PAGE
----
Is a visual artist whose work looks at the intersection space, place, and cultural memory. Her work draws on her experience as an American of mixed German and Japanese descent, living between Germany, Japan, and the US.
Project of Note:
Land of Cloud: a virtual reality and 3D sound installation (2017-2018), which I thought was an eerie yet beautiful way to question our obsessive use and over dependence on technology, where it seems like we worship our tech especially smart phones.
“Three days journey beyond Space and Time lies the Land of Cloud. The people there are silent. They communicate not through speech, gesture or gaze, but instead through strange and wondrous “cloud mirrors.” These devices keep them in constant contact with their deity, The Cloud, in whose image they are created – their bodies are themselves composed of softly billowing clouds.
The Land of Cloud is a beautiful garden, but the Cloud People are oblivious to their surroundings. They stare into their devices, motionless, spellbound by whispers from The Cloud. The garden slowly envelops them in its boughs.
If you visit the Land of Cloud, you will hear a susurration of voices when you enter the space. If you place your head inside the head of a cloud person, walking up to them, sitting or lying down next to them, you will hear that each one repeats its own mantra, given by the Cloud Deity.”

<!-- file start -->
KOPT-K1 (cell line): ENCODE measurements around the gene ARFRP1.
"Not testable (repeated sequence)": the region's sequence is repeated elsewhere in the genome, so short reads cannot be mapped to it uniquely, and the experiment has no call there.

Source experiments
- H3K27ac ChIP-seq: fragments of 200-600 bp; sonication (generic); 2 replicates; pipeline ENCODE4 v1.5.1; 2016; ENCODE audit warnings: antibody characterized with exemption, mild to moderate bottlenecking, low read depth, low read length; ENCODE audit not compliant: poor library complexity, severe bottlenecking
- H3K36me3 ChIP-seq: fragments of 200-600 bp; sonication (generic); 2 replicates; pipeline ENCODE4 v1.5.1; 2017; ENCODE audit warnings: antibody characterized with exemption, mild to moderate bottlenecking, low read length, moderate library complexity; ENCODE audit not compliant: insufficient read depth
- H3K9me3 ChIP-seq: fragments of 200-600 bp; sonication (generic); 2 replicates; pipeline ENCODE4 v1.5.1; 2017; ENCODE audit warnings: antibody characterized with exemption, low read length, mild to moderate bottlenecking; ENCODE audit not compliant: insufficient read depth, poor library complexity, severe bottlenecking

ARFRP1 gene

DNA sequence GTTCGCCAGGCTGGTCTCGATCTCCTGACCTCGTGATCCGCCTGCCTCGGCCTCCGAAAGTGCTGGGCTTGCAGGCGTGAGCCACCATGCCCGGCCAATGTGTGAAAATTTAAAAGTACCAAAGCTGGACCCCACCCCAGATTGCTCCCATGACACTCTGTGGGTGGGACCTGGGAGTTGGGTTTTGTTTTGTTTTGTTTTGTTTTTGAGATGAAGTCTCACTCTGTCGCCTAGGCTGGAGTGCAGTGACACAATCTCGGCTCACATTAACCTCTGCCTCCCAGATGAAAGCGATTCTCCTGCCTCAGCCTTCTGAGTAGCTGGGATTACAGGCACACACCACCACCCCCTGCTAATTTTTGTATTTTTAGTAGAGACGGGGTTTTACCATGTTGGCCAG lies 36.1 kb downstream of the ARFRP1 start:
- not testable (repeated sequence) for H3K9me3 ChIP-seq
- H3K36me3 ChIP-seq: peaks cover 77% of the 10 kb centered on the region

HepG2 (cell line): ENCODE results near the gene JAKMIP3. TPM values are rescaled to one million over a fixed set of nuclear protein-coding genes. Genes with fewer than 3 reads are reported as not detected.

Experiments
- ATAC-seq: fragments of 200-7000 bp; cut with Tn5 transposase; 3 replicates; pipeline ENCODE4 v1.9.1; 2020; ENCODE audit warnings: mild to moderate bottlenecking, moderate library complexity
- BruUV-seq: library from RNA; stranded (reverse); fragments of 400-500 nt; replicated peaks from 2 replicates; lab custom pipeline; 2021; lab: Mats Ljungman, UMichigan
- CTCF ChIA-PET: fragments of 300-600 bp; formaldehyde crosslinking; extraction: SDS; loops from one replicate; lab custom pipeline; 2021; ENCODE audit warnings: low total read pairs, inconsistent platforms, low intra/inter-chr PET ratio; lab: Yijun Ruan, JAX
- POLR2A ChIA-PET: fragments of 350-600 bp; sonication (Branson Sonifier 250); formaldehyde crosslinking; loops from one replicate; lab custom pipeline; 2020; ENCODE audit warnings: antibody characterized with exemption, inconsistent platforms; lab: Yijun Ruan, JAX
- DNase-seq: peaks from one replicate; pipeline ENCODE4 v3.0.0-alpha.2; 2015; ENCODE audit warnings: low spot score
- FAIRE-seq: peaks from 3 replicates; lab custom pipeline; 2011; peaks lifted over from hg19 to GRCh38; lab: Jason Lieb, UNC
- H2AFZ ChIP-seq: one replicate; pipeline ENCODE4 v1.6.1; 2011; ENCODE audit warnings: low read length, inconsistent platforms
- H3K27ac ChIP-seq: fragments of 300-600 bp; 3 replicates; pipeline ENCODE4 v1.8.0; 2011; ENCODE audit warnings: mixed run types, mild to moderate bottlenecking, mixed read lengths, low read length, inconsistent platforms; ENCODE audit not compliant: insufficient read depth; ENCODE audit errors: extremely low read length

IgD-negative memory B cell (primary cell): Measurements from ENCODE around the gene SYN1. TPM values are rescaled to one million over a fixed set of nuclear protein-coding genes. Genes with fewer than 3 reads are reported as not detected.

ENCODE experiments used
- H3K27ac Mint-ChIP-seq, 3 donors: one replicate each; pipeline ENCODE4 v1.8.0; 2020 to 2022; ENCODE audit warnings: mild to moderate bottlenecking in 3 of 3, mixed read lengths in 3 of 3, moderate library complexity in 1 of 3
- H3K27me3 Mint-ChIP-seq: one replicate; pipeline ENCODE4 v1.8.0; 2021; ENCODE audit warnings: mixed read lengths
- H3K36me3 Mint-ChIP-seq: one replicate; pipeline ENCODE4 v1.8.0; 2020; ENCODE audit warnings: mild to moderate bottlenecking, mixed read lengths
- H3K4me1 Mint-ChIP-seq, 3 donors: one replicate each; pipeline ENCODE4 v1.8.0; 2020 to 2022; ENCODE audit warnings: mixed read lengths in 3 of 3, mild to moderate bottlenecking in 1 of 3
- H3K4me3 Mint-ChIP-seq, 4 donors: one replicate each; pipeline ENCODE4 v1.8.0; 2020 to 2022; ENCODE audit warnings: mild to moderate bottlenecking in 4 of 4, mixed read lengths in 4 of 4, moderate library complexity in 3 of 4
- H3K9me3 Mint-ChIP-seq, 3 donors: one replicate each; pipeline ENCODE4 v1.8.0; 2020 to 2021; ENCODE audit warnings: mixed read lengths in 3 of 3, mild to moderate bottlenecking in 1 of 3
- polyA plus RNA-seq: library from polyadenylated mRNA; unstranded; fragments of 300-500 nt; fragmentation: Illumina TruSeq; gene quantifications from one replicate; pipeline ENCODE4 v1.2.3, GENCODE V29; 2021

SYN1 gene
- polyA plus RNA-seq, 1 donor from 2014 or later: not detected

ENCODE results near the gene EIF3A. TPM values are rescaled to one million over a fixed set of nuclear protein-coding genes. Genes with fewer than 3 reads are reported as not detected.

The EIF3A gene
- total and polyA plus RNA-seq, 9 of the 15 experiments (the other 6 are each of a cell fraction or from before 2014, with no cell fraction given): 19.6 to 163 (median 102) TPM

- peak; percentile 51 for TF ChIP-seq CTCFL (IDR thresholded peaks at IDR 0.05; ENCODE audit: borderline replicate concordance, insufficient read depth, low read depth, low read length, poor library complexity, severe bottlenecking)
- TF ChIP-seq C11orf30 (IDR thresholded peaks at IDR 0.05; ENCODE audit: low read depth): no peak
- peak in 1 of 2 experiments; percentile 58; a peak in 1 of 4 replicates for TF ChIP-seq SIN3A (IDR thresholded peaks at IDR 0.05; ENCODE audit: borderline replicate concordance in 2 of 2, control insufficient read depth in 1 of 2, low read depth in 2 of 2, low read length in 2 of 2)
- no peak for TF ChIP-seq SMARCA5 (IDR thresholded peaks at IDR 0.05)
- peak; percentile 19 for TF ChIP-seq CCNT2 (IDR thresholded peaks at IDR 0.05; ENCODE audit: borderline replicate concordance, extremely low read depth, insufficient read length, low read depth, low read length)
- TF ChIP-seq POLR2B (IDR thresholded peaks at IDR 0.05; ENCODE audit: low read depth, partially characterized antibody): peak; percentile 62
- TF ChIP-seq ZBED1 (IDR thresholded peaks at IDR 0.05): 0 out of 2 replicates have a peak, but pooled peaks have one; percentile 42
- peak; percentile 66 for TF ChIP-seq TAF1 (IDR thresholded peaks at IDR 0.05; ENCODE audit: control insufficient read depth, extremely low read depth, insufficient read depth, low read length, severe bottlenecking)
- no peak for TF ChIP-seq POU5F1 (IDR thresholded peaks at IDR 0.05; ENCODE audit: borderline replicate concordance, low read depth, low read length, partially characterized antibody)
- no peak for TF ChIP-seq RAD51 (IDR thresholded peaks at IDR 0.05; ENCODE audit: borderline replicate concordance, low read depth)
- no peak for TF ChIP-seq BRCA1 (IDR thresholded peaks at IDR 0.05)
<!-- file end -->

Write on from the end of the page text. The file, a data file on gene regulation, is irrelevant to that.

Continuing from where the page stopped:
Note: Thiel provides a list of VR/AR theory and suggested readings on her site that have informed her own practise which may be interesting to look at.
Hyphen Labs is a team of international women who combine art and technology to protect, represent, and honour women of color. source I thought their Neurospeculative Afrofeminism project was an interesting way of using virtual reality as radical self-care, especially when a lot of women of color never take time for, or feel like they cannot take time for their own self-care.
Project of note:
“Enter Brooks’ Salon, a beauty salon of the future, and peruse a line of speculative low- to high-tech beauty products while waiting for your appointment to get a set of “Octavia Electrodes,” transcranial extensions designed to make the brain’s synapses more excitable and primed to increase neuroplasticity.” source.
Note: Torontonian & OCAD grad, creative technologist Michelle Cortese worked on this project. Her work blurs the lines between artist and engineer and encompasses physical computing, art direction, fabrication, and graphics programming. source
Indiewire write-up on the project – details the installation experience well.
Intro to Processing & Kinect by Daniel Shiffman
We used the Kinect version one and connected it through the kinect library in processing. Below are some experiments we conducted using the Daniel Shiffman’s processing and kinect videos and examples from the library. I learned that the Kinect v1 has an in-out system where an infrared light is emitted of one camera and when it reflects off a surface is read back by an RGB camera on the device which can detect colours. Kinect v1 may give inaccurate readings on the depth of a pixel because the depth camera and the RGB camera are separate so they readings as skewed, this was fixed in v2 by combining the 2 sensors. For our explorations we mostly focused on the point cloud example and were particularly interested in testing whether Kinect could detect through windows to see a person’s surroundings. We found that it could not and deduced that the transparent glass allowed the IR light to pass through and may have refracted it, additionally nearby building were still too far away for the Kinect to detect any bouncing back IR light if any. Below is a video of our window test…the areas where the screen goes black is when we were attempting to “look” outside the window.